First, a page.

Under-Secretary-General Ameerah Haq
Under-Secretary-General Hervé Ladsous
Ambassador Sahebzada A. Khan
Ladies & Gentlemen
The themes we are discussing today have become more and more compelling every year, as the complexity of the scenarios and inherent challenges our missions are met with on the ground become more and more daunting. They face heightened new threats, greater constraints in resources and greater expectations from both the local society and the international community.
Doing “business as usual” is no longer enough: we need to modernize mission assets and equipment in line with the evolving nature of conflict situations.
Not more than a month ago, Under-Secretary Ladsous and Under-Secretary Haq addressed the Special Committee on Peacekeeping Operations (the C34) at the beginning of its session. They asked the delegates to uphold the role of the Committee as a policy forum and to provide clear direction to UN peacekeeping operations.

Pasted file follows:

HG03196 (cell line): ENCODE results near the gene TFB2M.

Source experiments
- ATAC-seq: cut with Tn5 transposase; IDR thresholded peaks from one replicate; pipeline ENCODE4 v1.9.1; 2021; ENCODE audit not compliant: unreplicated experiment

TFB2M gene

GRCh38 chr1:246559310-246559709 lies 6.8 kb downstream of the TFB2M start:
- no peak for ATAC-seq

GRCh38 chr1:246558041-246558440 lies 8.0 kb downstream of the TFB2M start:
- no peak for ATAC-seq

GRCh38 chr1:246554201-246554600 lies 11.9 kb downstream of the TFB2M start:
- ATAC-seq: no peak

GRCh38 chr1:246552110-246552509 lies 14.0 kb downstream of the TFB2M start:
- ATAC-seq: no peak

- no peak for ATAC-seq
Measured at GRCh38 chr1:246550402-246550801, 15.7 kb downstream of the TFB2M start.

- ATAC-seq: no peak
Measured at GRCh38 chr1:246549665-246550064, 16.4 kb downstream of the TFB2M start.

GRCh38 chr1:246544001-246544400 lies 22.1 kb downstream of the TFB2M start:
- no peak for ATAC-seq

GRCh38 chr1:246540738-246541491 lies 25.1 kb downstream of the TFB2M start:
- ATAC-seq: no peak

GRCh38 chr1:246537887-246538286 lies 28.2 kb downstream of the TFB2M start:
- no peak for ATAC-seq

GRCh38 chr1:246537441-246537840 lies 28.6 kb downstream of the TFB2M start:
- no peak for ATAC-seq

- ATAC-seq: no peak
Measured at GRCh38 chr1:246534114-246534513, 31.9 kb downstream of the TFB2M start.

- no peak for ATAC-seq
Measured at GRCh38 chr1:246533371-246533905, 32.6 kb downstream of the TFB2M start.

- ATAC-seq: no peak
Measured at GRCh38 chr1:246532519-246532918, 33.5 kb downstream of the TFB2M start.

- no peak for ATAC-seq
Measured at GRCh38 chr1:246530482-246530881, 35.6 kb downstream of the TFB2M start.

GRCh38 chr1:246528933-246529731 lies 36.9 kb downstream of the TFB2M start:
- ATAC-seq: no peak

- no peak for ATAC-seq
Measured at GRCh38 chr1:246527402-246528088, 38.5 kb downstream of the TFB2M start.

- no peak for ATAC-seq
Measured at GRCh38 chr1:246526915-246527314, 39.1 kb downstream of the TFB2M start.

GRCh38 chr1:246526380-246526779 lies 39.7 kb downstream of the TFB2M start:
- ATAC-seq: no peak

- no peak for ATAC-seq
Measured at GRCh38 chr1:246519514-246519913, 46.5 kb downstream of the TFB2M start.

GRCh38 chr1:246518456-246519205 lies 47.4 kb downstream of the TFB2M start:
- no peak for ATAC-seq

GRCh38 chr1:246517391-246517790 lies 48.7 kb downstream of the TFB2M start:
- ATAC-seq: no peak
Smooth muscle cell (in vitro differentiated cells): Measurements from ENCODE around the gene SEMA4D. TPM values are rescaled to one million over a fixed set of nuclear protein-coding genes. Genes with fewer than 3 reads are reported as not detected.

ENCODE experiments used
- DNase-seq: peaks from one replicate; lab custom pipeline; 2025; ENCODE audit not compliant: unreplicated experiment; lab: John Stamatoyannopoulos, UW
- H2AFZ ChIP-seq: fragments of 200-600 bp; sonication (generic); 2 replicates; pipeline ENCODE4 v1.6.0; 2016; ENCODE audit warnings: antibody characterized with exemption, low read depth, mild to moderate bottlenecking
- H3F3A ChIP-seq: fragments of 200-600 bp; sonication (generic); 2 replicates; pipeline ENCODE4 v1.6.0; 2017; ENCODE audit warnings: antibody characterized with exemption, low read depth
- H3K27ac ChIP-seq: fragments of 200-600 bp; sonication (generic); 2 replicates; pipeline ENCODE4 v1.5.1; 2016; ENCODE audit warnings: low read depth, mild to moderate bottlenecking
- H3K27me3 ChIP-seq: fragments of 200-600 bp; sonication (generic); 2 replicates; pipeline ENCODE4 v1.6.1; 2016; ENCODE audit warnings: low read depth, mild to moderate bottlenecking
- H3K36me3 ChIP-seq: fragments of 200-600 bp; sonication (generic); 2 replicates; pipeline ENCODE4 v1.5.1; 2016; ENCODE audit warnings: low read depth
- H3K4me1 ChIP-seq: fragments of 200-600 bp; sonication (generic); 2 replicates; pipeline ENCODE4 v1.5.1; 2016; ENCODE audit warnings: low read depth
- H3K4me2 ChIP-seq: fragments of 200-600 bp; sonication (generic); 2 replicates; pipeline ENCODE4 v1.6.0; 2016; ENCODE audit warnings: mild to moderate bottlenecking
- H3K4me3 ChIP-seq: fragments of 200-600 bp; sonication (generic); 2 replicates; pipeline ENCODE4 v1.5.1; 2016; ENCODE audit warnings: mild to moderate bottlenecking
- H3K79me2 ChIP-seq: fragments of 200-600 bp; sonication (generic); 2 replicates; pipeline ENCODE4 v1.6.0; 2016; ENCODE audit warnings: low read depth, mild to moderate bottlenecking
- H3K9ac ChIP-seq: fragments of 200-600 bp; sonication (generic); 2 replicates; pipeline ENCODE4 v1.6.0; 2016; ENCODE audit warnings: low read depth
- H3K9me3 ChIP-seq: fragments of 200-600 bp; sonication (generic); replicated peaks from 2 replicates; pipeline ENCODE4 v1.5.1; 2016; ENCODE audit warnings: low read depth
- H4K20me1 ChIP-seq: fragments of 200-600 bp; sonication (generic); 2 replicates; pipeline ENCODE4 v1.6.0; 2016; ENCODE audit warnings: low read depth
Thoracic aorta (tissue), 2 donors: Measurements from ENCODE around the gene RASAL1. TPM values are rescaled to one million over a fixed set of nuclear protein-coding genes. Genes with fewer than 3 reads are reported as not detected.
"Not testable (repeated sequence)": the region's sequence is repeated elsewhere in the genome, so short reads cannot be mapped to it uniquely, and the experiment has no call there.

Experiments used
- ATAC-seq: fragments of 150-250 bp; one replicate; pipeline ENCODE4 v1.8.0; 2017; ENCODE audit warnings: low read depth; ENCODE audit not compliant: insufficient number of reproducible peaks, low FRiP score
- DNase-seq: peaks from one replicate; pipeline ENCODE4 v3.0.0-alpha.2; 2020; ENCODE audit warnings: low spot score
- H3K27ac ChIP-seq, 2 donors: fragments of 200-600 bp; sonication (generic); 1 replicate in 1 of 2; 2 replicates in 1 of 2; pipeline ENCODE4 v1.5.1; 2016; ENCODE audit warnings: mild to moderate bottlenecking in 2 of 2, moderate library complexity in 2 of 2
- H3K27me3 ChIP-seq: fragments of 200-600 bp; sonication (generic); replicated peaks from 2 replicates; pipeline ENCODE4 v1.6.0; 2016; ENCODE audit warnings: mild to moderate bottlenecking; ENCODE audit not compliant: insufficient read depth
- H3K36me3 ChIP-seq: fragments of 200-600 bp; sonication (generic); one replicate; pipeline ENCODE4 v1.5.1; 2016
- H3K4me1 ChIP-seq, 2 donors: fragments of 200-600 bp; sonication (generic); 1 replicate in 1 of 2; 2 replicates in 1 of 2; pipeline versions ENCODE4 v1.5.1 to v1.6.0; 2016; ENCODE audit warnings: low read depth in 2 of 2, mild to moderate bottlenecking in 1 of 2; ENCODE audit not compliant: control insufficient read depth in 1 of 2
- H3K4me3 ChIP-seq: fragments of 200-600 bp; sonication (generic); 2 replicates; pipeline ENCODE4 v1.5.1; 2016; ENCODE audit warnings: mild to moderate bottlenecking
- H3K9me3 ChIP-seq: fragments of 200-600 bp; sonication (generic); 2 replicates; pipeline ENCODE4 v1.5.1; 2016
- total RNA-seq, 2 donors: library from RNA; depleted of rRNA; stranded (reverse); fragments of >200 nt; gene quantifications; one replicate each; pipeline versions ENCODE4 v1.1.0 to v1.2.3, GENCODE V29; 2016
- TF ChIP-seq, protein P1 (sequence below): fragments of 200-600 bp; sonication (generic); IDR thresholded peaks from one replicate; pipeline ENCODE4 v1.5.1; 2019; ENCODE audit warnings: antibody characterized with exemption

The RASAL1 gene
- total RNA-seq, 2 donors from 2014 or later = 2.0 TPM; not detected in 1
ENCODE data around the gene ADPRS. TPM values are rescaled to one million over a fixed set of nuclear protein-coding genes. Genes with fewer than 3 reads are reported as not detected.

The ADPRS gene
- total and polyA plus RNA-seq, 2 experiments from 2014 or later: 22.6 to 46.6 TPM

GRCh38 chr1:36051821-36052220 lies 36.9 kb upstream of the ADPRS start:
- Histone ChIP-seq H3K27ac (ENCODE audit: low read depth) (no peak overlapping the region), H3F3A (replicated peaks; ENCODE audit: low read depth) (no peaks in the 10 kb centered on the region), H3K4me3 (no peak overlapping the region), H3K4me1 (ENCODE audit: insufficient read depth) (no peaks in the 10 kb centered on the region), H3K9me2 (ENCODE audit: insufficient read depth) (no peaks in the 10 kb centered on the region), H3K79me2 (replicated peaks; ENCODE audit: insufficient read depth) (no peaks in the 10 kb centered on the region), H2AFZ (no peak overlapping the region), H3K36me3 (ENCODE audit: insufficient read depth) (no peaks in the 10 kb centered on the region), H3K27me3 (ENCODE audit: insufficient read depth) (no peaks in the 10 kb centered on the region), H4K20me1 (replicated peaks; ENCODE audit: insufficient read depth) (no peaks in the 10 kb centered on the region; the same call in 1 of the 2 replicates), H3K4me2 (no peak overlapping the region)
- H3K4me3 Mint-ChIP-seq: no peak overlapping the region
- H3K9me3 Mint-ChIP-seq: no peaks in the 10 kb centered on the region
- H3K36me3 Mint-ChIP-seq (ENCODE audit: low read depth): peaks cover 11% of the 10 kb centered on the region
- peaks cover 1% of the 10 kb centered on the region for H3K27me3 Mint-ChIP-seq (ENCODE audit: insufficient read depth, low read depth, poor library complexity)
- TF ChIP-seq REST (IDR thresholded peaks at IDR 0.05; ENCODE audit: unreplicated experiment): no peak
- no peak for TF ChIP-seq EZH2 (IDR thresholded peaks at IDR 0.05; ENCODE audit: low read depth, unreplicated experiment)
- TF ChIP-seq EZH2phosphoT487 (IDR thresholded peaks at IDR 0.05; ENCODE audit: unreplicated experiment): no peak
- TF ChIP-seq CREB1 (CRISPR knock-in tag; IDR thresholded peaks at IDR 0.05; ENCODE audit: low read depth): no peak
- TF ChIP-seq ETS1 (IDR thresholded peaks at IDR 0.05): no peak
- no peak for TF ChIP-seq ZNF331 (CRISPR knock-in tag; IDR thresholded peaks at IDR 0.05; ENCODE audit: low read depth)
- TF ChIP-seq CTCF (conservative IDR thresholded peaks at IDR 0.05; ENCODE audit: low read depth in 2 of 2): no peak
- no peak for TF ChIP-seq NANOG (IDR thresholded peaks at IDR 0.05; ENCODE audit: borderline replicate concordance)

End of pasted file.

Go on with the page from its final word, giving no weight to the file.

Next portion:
Regarding innovation, their words convey a strong and univocal message:
“Flexibility and innovation at HQ and within our missions is no longer an option, but an acute necessity”, said Mr. Ladsous.
“Providing for the safety and security of deployed personnel in volatile environments is an absolute necessity. […] Applying new technologies […] need to become a more standard feature of our modus operandi”, said Ms. Haq.
During the recent negotiations for the 2014 Report of the Special Committee an agreement was reached. A paragraph of the Report “encourages the Secretariat […] to support […] the agreed use of modern technology consistent with the basic principle of peacekeeping, to enhance, among others, situational awareness and force protection”.